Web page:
Another grouping of prints, photographic works, digital media, and other artifacts revisit this era of American apartheid, a key sociological bridge between present injustice and that of the distant past. In the illustration Dedicated to the Chicago Convention (1864), Thomas Nast warns of the threat of Confederate victory and an associated continuation of racial terror, hoping to build Union resolve to win the Civil War. Today his rendering can be mistaken as memorializing the Compromise surviving that war. Assorted nineteenth- and twentieth-century newsclippings in the center of the gallery present material evidence of this still-unreconstructed political culture, including a masthead from The Weekly Caucasian, a newspaper published on the outskirts of Missouri’s “Little Dixie” region from 1866 to 1875, which was explicitly pledged to white supremacy.
In another of Nast’s illustrations, Patience on a Monument (1868), a black Union veteran waits atop a stele listing several cases of racial terror in the period, his family lying slain below. Adjacent screens reproduce the photographic memorabilia of a cross section of white civic actors implicated in several lynchings between 1885 and 1935. Forbearance of their racial terror was such that many of these photographs became postcards, circulated through US mail. Similar to Ken Gonzalez-Day’s 2006 photographic exhibition Erased Lynchings, the selected images exclude lynching victims in order to focus on the men, women, and children committing and consuming the atrocities.
The era’s less spectacular yet more ubiquitous lethal structural and cultural violence is captured in photographs by Bruce Davidson, Lewis Hine, and Madeleine Osborne, as well as other objects of visual culture that comprise this grouping. It closes with Thurgood in the Hour of Chaos (2009), in which the artist Rashid Johnson—dressed as “Mr. Civil Rights” (Thurgood Marshall)—pays homage to “Black Steel in the Hour of Chaos” (1988), a song by Public Enemy (PE) protesting state violence. An overlay of PE’s crosshair logo onto the image of Johnson-as-Marshall suggests the ongoing construction of black Americans as enemy threats that must be contained and eliminated.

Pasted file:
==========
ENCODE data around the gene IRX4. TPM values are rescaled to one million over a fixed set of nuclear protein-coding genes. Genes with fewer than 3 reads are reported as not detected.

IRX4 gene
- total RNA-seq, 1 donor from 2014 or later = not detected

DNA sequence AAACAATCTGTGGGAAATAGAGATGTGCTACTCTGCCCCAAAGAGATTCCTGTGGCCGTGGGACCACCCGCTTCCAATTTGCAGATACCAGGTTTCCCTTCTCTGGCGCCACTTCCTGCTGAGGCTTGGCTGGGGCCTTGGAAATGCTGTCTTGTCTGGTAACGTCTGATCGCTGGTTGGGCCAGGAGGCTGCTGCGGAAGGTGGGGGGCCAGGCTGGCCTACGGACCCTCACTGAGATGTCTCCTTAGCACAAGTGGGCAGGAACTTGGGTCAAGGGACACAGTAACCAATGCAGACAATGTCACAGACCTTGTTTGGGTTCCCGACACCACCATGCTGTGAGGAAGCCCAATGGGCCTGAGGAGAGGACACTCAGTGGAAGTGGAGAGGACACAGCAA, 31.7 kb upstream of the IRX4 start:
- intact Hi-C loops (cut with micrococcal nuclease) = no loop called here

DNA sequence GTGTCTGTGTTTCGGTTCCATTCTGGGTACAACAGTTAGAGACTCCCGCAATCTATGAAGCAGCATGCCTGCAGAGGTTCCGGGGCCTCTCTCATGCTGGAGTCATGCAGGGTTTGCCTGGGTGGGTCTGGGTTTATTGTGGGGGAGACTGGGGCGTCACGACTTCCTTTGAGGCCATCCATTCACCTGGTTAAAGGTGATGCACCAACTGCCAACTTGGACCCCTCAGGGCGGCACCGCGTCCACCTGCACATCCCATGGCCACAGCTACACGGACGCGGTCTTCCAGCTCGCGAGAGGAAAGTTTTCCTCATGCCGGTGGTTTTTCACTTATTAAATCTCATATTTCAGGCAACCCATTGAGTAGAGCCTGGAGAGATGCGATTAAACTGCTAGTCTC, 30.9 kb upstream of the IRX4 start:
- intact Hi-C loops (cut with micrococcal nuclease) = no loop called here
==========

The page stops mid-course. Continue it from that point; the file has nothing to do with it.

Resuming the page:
Thomas Nast (American, b. Germany, 1840–1902), Dedicated to the Chicago Convention, from Harper’s Weekly, September 3, 1864. Engraving 9 1/4 x 13 3/4″ (plate). James E. and Joan Singer Schiele Print Collection, Rare Book Collections, Washington University in St. Louis.
Thomas Nast (American, b. Germany, 1840–1902), Patience on a Monument, from Harper’s Weekly, October 10, 1868. Engraving, 13 3/4 x 9 1/8″ (plate). James E. and Joan Singer Schiele Print Collection, Rare Book Collections, Washington University in St. Louis.
Detail from photograph of a lynching in Bristol, Virginia, c. 1885. Loewentheil Collection of African-American Photographs, Division of Rare and Manuscript Collections, Cornell University Library. Artstor.com (15085541.fpx).
Poster promoting George Lincoln Rockwell’s “White People’s Rally,” Chicago, September 10, 1966. Chicago History Museum (ICHi-037344-A).
Bruce Davidson (American, b. 1933), Mrs. Annie Blackman holding baby Felicia inside her sharecropper cabin, near Selma, Alabama, 1965, printed later. Gelatin silver print, 8 x 11 7/8″. Mildred Lane Kemper Art Museum, Washington University in St. Louis, Gift of Jan and Ronald Greenberg, 2012.
Lewis Hine (American, 1874–1940), Untitled, c. 1920. Gelatin silver contact print, 5 × 4″. Mildred Lane Kemper Art Museum, Washington University in St. Louis, Gift of Nicholas Vahlkamp, 1994.
Madeleine Osborne (American), Untitled (Belle Glade, Florida), 1945. Gelatin silver print, 8 1/4 x 10″. Mildred Lane Kemper Art Museum, Washington University in St. Louis, University purchase, St. Louis Printmarket Fund, 1993.
Rashid Johnson (American, b. 1977), Thurgood in the Hour of Chaos, from the portfolio America America, 2009. Photolithograph, 47/50, 29 5/8 x 22″. Mildred Lane Kemper Art Museum, Washington University in St. Louis, Gift of Exit Art, 2013.